It is easy to set a record at a record day versus setting a USAWA record at a major competition like the National Championships.  I consider it a “unlevel” playing field when a lifter breaks a record at a record day in their own gym that was previously set a big meet in a high pressure situation.  In a record day you can come in focused on any record in question – and not have to worry about things that create obstacles in competitions.  Add in the added stress of competing in a big meet where there is added pressure to perform well throughout the day, as your goal is getting the best total for the day, not a best lift in any particular lift.  In a record day, you can warm up perfectly for your max attempt whereas in a meet you are under the timeline of the meet schedule.  Plus in a record day, you are usually more familiar with the bar and weights you are using, as record days are typically held in one’s gym where the equipment the record is set on is the same as what the lifter has been training on.  Also, there is LOTS less pressure on you as a lifter versus competing in the National Championships!  I typically don’t take extra attempts at Nationals for records because record attempts don’t count in your day’s total – so what’s the point of it if your goal is performing the best you can for the day.  I consider it wasted energy in which you should be saving for your next meet lift.  Add in the drain it takes on you in traveling to the Championships, because rarely is the Nationals a close trip.

The point I’m trying to make is that setting records at Nationals is COMPLETELY a different standard, and the great lifts set by these lifters at this meet should be recognized separately from the other USAWA records.  However, I was surprised by several of the National Records being the same as the Overall Records.  This goes to show the exceptional lifting that takes place at our biggest meet of the year.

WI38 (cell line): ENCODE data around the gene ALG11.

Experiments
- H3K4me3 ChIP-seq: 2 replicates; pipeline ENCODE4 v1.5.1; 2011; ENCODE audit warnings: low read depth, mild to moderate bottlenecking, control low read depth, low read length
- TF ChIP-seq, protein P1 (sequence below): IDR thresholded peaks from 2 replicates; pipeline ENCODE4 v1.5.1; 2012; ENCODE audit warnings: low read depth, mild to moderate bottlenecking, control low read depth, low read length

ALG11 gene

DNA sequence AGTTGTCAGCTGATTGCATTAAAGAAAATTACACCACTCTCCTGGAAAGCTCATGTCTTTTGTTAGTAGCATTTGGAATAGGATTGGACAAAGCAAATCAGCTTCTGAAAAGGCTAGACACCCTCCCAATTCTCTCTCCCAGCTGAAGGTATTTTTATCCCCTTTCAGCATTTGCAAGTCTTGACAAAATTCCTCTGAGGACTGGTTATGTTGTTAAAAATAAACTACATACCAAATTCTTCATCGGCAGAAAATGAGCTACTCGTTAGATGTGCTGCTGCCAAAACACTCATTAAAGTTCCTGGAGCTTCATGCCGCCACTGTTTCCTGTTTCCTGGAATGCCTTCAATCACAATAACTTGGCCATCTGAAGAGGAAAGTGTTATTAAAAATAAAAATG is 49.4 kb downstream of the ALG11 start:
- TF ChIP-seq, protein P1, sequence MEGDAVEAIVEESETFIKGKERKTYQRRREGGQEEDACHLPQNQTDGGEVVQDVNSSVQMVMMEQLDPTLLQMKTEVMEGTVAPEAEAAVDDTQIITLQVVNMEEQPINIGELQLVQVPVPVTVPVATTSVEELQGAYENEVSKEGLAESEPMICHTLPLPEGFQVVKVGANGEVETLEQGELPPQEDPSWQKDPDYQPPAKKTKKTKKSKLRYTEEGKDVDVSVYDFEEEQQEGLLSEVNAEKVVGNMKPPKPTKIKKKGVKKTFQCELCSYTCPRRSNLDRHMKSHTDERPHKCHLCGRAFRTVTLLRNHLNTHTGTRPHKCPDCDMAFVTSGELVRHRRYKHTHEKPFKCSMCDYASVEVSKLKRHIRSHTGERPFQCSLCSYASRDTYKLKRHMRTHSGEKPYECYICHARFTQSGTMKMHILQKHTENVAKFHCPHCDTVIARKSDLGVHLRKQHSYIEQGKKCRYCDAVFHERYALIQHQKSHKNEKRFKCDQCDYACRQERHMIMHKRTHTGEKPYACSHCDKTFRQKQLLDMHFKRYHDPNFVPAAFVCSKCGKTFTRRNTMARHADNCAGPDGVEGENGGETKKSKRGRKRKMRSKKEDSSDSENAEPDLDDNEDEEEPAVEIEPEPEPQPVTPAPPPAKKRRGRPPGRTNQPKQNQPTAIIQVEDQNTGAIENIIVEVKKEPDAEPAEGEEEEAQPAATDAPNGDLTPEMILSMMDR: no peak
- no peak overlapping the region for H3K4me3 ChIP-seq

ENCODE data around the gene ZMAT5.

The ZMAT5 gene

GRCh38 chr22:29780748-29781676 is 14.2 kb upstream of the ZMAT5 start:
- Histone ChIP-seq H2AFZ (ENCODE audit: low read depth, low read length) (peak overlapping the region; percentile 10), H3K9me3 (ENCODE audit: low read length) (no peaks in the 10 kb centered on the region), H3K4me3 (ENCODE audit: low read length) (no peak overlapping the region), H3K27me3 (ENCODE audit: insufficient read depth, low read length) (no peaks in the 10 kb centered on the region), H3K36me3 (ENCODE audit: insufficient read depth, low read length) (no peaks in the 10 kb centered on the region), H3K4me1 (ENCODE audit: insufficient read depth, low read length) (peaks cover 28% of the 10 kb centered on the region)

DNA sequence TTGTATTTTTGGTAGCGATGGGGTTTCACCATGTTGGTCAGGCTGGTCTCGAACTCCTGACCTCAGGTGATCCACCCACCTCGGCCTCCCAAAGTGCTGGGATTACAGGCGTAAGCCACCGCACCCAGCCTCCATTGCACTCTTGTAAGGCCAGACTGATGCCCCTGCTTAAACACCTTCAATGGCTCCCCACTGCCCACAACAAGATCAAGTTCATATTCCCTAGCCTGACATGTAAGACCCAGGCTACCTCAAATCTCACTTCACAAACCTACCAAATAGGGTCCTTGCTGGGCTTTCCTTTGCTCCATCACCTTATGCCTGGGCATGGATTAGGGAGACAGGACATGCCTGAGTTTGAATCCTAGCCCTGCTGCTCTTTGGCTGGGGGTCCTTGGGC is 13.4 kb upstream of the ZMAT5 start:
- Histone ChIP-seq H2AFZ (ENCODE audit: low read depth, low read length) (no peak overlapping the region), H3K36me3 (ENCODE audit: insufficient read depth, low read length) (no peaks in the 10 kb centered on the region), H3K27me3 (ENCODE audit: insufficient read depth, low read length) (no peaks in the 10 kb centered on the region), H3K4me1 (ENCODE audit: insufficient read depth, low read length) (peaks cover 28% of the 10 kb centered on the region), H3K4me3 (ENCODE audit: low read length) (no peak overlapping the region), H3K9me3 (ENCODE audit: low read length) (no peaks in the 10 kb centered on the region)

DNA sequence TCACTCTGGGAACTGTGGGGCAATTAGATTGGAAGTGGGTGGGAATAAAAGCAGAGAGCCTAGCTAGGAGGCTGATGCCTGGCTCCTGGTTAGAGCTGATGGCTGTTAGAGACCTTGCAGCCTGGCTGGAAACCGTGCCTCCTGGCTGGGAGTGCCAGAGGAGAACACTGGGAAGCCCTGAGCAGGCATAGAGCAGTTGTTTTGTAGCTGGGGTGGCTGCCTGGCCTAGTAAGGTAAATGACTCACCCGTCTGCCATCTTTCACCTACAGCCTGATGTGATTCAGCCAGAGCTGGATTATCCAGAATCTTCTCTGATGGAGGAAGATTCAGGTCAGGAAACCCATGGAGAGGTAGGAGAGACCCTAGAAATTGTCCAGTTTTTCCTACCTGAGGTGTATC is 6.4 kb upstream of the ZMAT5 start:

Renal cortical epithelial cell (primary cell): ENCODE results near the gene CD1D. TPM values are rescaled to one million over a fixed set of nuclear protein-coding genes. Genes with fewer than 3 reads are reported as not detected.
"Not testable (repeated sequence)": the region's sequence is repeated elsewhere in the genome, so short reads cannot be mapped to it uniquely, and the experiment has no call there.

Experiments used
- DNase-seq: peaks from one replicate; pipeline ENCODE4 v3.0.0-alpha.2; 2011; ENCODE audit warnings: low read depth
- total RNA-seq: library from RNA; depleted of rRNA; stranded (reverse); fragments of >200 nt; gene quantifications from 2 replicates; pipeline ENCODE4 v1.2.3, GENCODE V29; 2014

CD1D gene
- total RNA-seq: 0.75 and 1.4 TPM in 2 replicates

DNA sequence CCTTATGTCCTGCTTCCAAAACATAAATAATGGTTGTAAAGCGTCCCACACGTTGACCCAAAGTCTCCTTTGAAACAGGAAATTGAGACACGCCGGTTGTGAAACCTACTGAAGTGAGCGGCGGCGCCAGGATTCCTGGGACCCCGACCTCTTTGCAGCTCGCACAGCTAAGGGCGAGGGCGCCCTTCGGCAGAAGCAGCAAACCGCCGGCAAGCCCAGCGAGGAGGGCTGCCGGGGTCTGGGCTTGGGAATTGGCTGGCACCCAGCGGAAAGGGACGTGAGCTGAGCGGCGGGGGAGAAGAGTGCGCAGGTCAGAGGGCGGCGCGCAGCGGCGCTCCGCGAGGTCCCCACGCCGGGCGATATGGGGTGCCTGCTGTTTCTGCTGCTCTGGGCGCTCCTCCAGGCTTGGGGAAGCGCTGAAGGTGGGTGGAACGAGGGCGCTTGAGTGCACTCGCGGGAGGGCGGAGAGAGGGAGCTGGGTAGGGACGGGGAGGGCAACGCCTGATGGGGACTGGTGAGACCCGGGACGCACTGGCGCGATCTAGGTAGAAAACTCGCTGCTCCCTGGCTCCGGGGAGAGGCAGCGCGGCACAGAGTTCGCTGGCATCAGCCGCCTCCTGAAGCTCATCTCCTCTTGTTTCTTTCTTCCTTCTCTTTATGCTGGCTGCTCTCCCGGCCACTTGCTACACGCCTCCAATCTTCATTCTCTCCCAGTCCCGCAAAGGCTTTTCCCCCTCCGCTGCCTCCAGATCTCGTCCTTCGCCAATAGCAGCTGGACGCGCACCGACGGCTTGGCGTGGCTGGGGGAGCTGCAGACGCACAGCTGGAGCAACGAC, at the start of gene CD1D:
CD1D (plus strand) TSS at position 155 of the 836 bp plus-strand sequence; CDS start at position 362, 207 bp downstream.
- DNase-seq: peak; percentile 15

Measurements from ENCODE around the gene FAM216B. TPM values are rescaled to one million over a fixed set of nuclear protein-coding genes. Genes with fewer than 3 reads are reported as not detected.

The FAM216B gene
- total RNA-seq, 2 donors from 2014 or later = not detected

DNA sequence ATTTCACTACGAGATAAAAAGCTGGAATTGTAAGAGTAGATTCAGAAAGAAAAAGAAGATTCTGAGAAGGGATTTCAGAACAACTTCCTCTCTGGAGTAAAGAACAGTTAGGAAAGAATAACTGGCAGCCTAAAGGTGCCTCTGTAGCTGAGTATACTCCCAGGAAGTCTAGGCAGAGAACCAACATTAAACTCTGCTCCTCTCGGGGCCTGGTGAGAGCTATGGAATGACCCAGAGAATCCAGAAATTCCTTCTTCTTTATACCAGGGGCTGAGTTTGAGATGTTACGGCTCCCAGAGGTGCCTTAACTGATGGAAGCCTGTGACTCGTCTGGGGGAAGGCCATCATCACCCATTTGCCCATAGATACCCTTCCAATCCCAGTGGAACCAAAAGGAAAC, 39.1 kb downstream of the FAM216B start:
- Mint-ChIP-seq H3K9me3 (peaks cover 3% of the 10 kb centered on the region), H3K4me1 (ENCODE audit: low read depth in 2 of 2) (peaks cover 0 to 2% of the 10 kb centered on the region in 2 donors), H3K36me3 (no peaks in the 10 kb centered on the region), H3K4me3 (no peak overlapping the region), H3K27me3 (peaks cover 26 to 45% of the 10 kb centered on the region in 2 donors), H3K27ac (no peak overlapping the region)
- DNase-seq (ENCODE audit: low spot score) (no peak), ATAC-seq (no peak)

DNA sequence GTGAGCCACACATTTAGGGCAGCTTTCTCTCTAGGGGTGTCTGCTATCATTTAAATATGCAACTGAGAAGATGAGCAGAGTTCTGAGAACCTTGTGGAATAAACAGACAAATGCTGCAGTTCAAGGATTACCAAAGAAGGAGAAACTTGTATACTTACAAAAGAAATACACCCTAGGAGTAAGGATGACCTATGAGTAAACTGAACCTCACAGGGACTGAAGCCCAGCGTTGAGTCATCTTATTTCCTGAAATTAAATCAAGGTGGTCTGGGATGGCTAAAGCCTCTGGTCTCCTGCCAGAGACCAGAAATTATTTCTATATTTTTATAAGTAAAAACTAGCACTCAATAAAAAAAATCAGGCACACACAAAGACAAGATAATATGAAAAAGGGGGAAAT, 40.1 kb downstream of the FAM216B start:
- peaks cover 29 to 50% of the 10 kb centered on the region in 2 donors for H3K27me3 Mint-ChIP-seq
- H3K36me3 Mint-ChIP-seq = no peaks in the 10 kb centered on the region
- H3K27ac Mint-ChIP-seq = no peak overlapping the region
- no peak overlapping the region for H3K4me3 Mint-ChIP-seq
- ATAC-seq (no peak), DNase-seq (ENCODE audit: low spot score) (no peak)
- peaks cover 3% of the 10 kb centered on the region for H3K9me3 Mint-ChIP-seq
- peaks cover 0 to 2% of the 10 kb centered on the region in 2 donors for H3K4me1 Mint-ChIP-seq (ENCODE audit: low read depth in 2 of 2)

2004 Nationals  Lansdale, PA 70
2005 Nationals  Youngstown, OH 58
1990 Nationals  Akron, OH 57
2000 Nationals  Lebanon, PA 56
1994 Nationals  East Lake, OH 54
1991 Nationals  Ambridge, PA 46
1998 Nationals  Mansfield, MA 45
1999 Nationals  Ambridge, PA 45
2003 Nationals  Youngstown, OH 45
1995 Nationals  Columbia, MO 43

COMING NEXT – The list of USAWA lifters who have the MOST National records.  The is the ultimate in determining who really is the best lifter in the past 25 year history of the USAWA.  I going to call this lifter the GRAND BEST LIFTER of the USAWA.  Every year a OVERALL BEST LIFTER is crowned at the National Championships – but this lifter is the BEST of the BEST – thus the GRAND BEST LIFTER of All-Time in the USAWA for his/her record setting performances at past National Championships.  I’m going to leave everyone in suspense here and wait to name this person in a latter Daily News Story.  So in the meantime I welcome “guesses” and comments in the USAWA Discussion Forum who this award goes to.

Ken McClain – An All-Round Pioneer

by Al Myers

Ken McClain performing a Clean and Jerk with 162.5 Kilograms in 1989.

As I was checking over the USAWA Record List to see what records were broken in the JWC Straight Weight Postal Challenge, I noticed that John O’Brien, of the JWC, broke a record that was held by Ken McClain.  John did a 335 pound Continental to Chest in the 40 age group, unlimited weight class breaking the record of 320 pounds held by Ken McClain, which he established  in the FIRST YEAR of the USAWA, in 1987.  Everyone that has been around for several years in the lifting game in the midwest has heard of Ken McClain.  He is a legendary Olympic Lifter (multiple World Championships and several times Mo Valley lifter of the year) , and he competed in the very beginning of the USAWA  preceded by a lengthy All-Round Weightlifting career in the Mo Valley.  He is  indeed an All-Round Weightlifting Pioneer!